“We require that any campus demonstration, regardless of the issue, be organized by a student, faculty or staff member, receive approval from the University through the Office of Student Affairs, and be peaceful and orderly. [You honored a pro-abortion president.] Those who were arrested last spring met none of these criteria and, in particular, were led by individuals who threatened peace and order by promising upheaval on our campus. [You had an octogenarian priest arrested.] Several pro-life demonstrations that met our criteria were held on campus before and during Commencement. Those now charged with trespass could have joined these protests without interference or arrest. [Protest our way and you won't be arrested.] They were highly publicized, easily accessible, and well attended. These included a demonstration on April 5 in front of the Main Building; a Eucharistic adoration from May 16 to May 17 in one of the residence hall chapels; and on Commencement day, a Mass, a rally, and a prayer vigil on South Quad and a Rosary and meditation at the Grotto. Nearly 3,000 people participated in the prayerful protest on the South Quad. Each of these events was open to the general public and none of the participants in any of these activities were arrested. [Isn't that great? Segregated protests that conform to ND's rules are okay! Protest where and how we say and you won't be dragged away in handcuffs and prosecuted.]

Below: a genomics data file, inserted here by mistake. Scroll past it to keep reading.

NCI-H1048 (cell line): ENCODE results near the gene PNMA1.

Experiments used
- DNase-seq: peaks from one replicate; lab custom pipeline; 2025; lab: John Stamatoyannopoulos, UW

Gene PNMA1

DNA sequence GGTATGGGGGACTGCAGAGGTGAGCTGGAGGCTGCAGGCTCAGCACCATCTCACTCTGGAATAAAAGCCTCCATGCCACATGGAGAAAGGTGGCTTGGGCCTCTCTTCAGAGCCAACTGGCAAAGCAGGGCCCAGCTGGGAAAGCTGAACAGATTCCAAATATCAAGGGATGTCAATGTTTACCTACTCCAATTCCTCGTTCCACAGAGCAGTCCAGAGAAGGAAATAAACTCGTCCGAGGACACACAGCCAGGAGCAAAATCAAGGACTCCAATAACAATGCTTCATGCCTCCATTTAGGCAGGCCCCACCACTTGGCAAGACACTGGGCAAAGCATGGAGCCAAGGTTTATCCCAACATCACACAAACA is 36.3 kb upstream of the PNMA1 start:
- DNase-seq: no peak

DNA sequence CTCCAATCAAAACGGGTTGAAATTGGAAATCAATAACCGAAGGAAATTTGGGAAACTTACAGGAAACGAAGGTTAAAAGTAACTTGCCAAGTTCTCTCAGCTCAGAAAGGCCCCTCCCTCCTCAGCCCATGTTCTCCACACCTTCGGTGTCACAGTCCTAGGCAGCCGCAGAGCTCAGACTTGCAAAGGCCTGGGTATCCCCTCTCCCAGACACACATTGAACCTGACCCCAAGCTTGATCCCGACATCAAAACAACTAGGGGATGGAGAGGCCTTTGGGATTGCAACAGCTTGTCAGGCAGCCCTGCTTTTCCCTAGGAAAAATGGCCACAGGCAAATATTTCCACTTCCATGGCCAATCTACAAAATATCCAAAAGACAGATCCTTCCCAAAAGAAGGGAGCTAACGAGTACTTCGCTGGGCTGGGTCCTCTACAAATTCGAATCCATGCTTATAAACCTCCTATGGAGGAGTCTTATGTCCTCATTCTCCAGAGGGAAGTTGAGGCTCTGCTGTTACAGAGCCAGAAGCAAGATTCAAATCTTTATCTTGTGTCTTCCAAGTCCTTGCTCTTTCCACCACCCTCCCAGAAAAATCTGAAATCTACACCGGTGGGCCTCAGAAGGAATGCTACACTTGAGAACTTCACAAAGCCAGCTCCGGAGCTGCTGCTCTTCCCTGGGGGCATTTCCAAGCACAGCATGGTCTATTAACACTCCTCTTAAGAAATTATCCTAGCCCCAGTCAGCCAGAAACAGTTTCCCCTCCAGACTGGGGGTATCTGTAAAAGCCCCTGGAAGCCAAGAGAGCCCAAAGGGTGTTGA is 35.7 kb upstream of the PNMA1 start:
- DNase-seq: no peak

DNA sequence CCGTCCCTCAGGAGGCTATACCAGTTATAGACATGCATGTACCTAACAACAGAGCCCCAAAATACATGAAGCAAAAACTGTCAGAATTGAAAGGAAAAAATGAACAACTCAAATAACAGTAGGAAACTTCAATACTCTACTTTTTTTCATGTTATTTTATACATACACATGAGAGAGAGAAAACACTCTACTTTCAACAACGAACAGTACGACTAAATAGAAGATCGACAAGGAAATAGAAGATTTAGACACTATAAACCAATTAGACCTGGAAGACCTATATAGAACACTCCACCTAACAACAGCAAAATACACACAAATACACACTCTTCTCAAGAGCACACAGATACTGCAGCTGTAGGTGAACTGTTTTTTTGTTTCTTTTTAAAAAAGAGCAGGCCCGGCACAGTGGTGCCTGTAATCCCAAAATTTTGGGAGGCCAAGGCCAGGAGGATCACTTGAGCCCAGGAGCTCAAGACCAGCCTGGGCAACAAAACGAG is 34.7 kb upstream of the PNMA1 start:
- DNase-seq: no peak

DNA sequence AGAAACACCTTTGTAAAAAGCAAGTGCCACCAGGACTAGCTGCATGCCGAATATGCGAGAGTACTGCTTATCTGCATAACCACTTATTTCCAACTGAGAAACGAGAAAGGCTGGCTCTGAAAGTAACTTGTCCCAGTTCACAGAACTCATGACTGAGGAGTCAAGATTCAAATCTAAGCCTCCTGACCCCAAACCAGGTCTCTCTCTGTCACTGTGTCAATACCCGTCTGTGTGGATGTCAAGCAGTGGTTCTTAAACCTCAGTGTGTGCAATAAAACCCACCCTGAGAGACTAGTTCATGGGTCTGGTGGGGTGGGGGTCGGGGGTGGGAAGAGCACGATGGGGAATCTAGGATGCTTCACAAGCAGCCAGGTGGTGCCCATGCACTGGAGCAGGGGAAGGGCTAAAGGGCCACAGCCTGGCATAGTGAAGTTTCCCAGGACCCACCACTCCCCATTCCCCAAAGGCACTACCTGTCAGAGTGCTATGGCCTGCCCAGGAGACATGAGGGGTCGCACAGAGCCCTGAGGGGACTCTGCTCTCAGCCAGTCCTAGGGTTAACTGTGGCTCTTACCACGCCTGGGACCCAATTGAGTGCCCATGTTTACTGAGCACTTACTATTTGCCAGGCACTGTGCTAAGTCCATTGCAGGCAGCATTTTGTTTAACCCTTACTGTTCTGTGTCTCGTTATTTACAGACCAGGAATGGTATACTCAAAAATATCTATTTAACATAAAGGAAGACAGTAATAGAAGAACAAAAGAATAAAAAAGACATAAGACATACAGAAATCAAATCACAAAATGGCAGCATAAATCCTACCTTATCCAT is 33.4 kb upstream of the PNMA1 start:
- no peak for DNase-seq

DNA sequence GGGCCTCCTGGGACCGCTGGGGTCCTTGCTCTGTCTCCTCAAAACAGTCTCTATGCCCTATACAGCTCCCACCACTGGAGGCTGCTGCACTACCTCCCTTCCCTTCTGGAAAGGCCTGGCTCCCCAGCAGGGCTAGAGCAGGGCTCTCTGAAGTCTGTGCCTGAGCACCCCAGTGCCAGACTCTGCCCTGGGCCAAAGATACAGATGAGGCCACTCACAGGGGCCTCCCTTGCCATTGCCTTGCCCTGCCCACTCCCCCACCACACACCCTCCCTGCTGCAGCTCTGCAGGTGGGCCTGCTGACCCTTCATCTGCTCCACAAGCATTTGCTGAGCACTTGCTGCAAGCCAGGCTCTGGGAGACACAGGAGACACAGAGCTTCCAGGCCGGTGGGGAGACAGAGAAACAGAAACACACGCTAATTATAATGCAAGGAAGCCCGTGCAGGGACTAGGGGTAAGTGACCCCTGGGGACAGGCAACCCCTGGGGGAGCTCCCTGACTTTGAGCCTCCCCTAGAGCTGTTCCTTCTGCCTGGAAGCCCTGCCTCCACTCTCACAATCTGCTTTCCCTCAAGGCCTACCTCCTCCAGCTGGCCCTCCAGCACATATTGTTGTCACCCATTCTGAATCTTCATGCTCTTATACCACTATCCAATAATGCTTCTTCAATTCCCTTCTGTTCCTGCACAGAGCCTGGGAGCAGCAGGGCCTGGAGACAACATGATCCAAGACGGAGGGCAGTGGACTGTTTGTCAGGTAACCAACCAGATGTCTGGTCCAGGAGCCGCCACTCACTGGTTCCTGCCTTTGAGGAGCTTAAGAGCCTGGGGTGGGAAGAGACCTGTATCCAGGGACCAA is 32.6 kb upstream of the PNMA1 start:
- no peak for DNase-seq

“At Notre Dame, we welcome passionate debate of public issues. Indeed, we welcome protest, and we have great respect for people who engage in the long and noble tradition of civil disobedience and courageously accept the consequences to call attention to themselves and their message. [Weasel words?] Yet we must insist on maintaining the order that allows students, faculty, and staff to learn, inquire, and conduct the business of the University. [A University which defies the Catholic bishops, bestows an honor on a pro-abortion politician, and will not follow Ex corde Ecclesiae.] It is this dual commitment to free expression and public order that has guided us in this case.”
Fr. Jenkins, how about this: in an open letter ask the prosecutor to drop all the charges and then pay the protesters’ fees.
And for your penance, read Ex corde Ecclesiae.
Here is what I wrote about the event last year: My take on Sunday at Notre Dame
And be sure to review this, if you want to examine the hypocrisy of this move.